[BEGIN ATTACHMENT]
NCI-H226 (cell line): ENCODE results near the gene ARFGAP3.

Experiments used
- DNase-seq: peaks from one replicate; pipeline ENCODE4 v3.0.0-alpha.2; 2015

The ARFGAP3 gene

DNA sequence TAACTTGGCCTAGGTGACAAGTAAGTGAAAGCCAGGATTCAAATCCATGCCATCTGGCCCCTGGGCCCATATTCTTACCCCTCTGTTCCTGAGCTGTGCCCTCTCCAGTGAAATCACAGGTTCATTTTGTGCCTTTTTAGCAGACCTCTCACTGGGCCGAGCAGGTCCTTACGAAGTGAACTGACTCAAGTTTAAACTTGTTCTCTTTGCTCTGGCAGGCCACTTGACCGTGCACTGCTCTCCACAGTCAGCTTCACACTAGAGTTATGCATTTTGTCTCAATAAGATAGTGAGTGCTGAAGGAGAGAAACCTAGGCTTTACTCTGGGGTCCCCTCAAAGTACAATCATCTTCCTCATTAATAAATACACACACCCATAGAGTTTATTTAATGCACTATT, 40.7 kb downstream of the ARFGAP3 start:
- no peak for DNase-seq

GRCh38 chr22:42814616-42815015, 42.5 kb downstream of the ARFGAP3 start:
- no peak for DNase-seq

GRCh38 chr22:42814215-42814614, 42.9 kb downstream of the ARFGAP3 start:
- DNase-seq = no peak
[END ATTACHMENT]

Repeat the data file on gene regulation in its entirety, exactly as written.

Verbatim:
NCI-H226 (cell line): ENCODE results near the gene ARFGAP3.

Experiments used
- DNase-seq: peaks from one replicate; pipeline ENCODE4 v3.0.0-alpha.2; 2015

The ARFGAP3 gene

DNA sequence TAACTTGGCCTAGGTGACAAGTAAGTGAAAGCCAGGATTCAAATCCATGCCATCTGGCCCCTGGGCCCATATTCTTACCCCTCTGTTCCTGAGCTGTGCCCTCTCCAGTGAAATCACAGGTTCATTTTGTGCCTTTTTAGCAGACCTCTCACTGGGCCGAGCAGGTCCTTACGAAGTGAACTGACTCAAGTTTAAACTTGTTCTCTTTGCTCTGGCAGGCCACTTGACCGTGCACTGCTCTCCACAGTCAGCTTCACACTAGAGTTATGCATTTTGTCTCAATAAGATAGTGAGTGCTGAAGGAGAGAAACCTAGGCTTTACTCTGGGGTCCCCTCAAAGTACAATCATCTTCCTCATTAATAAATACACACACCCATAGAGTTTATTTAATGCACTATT, 40.7 kb downstream of the ARFGAP3 start:
- no peak for DNase-seq

GRCh38 chr22:42814616-42815015, 42.5 kb downstream of the ARFGAP3 start:
- no peak for DNase-seq

GRCh38 chr22:42814215-42814614, 42.9 kb downstream of the ARFGAP3 start:
- DNase-seq = no peak